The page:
Yesterday was a busy day of moving animals. I took down, moved, and re-erected the hard-fenced goose enclosure, then set up a temporary enclosure and moved the sheep from the north pasture to the peninsula, then moved all the shelters and netting fences to the bottom of the south pasture, and finally moved the sheep to the south pasture.
In between these chores I finished setting up the apartment — including scrubbing out the oven — for our new tenant. (For the first time we will have a year-round renter. He is a nice boy and I’m pleased to have found him. The rent should help us with taxes on the farm.)
All of this is to say that I did not start work on safeguarding the new grading from the coming rain until almost time for evening chores.
In a perfect world I would have seeded the dirt with fresh grass seed, raked it in, then covered the whole with a thin layer of hay or straw.
My world is nearly perfect, but not quite.
On September 1st we’d had a killing frost. I was skeptical about grass seed germinating at all in this season. I didn’t want to invest in very expensive seed just to waste it. Instead, I used grass seed on hand from last summer, overlaid with winter rye seed about five years old. I certainly don’t expect great things, but as I filled the seeding bag I whispered to the seeds encouragingly, “Here’s your chance for life!”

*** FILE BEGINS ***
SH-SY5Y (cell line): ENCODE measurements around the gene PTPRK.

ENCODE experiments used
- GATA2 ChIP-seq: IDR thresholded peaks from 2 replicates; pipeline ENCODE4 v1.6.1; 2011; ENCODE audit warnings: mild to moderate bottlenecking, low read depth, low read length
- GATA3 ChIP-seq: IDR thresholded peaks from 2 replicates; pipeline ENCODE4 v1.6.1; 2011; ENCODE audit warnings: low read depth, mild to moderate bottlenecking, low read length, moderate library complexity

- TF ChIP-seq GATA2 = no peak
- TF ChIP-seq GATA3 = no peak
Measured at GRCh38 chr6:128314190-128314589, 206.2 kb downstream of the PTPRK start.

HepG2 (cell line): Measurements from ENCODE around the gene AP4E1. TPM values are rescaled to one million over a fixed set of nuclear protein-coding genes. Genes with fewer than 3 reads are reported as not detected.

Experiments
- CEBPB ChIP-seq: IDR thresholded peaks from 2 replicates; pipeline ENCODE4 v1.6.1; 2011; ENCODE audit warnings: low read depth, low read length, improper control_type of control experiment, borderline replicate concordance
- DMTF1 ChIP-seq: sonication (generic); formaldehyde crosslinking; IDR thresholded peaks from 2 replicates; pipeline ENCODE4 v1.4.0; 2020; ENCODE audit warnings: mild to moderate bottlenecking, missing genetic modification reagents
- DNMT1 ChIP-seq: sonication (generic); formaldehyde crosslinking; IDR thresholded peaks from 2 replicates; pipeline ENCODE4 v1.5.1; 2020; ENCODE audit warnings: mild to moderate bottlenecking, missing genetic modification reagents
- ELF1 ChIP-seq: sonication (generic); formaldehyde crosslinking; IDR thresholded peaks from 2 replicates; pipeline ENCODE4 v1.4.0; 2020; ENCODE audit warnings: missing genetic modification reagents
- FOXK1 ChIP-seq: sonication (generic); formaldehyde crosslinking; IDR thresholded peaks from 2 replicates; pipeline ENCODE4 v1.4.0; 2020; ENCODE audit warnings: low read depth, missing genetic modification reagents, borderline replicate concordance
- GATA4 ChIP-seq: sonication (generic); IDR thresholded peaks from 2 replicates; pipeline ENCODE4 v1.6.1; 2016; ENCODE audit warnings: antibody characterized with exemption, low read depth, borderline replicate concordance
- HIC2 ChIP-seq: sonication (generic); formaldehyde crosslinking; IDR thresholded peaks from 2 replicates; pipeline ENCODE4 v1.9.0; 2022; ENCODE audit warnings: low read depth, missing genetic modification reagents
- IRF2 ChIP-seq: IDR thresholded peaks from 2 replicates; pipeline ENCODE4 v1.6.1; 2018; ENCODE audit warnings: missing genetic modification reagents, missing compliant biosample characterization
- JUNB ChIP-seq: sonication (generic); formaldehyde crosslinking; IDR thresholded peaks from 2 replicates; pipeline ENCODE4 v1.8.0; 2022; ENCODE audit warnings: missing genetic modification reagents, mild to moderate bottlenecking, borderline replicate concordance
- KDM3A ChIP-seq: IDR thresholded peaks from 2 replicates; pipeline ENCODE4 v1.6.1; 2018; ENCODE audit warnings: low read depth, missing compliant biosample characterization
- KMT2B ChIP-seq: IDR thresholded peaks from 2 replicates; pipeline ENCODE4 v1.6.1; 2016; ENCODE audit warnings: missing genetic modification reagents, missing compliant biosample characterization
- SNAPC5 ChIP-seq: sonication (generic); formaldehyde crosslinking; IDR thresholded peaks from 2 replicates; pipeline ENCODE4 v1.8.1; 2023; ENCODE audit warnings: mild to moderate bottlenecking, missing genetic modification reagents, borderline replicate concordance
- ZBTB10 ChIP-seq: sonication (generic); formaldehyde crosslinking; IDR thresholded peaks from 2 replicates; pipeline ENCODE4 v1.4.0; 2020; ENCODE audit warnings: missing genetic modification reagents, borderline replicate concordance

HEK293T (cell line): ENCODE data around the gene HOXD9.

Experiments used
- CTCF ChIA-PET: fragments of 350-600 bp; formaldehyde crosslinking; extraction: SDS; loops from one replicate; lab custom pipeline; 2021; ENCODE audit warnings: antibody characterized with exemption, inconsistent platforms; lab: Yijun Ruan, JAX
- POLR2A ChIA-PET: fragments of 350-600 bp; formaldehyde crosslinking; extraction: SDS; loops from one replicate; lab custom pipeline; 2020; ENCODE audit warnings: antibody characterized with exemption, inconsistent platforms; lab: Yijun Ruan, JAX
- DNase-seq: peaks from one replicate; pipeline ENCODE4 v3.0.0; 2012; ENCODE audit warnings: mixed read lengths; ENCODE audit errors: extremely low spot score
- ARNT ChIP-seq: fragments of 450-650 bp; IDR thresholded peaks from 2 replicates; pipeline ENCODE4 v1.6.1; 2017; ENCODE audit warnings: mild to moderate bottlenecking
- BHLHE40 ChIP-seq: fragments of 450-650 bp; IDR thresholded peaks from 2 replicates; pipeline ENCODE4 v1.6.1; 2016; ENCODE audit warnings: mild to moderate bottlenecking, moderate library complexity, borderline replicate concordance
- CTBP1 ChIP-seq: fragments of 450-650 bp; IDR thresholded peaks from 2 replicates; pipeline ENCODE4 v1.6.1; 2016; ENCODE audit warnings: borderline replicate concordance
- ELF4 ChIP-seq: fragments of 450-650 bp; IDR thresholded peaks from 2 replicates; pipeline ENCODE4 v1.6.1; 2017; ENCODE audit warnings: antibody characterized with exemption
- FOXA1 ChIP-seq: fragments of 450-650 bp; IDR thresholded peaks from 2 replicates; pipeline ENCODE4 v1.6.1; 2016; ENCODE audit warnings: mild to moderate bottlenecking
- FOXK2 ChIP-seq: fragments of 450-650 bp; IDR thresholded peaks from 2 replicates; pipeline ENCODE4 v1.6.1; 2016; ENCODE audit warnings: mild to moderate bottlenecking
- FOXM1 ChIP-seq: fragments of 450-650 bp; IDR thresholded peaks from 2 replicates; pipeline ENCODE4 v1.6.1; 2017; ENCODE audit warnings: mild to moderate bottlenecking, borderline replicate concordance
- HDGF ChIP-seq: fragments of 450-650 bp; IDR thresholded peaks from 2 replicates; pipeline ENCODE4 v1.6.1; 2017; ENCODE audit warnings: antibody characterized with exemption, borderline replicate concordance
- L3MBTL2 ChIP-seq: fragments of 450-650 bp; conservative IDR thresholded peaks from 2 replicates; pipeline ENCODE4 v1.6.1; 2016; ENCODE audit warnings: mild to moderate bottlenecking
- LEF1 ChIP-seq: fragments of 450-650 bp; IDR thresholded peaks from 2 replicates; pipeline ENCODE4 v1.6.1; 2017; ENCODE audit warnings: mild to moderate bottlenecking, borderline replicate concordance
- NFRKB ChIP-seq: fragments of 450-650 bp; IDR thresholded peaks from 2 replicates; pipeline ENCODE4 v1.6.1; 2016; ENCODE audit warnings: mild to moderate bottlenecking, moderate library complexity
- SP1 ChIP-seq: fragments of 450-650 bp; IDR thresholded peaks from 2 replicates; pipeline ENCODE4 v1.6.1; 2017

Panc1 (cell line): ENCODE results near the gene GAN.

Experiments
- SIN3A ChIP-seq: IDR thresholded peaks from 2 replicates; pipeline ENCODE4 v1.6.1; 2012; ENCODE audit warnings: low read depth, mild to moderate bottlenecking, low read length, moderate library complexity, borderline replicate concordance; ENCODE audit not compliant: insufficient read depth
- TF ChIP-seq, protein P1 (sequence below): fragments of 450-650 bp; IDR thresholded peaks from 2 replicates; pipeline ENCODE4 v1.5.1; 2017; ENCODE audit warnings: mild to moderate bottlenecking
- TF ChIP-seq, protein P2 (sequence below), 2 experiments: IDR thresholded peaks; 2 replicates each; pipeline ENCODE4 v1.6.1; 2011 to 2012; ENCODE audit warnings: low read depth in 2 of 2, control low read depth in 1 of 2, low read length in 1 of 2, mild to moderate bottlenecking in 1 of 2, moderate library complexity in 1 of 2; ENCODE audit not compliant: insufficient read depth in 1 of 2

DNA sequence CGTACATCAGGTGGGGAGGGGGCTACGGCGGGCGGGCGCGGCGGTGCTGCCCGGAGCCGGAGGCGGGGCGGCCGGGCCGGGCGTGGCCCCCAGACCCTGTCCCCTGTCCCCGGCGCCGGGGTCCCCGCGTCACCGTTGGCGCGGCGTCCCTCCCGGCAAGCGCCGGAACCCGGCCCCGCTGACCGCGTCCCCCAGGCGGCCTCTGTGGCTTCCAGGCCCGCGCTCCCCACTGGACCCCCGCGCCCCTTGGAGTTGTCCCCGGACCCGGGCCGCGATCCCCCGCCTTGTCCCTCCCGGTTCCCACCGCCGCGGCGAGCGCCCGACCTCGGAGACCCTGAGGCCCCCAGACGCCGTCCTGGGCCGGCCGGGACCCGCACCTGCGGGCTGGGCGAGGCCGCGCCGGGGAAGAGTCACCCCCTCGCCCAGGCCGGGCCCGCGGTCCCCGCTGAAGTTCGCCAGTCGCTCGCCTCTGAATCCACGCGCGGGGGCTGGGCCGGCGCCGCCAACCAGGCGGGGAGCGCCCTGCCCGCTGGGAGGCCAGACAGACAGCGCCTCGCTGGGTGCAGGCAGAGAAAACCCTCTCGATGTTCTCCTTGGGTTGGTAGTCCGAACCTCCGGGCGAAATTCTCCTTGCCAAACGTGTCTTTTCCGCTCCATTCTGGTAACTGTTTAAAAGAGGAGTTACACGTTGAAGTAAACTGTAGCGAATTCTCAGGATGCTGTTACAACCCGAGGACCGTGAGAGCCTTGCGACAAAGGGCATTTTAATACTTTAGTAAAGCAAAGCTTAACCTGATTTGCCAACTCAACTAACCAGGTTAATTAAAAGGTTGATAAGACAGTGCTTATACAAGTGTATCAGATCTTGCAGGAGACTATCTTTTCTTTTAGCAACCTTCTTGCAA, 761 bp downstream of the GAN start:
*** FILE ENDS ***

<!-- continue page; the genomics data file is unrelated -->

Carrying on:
I had no time to rake it in. It took me almost an hour just to spread the seed, and DH’s schedule required an early dinner. I raked twenty feet with a nervous eye on my watch and then told myself: the seed is probably too old. It will probably be washed away in the rain anyway. But I felt guilty as I went indoors to fry pork chops.
At 8 PM I was spreading hay in the dark. My hay is second-cut and very soft. It wanted to fall in clumps rather than shaking out in the desired thin cover. I shook it harder in frustration. Clump. Clump. Clump. By 9:15 I had spread eight bales. Due to the clumping there were still bare spots, despite my efforts to shake out every pile in the dark.
The rain started at 3:30 AM.
This morning the front, side, and back yards are dotted with clumps.
Perhaps if things dry out tomorrow I can work on it some more. However the seed is suspect and my list is long.
This may be yet another case of “she hath done what she could.”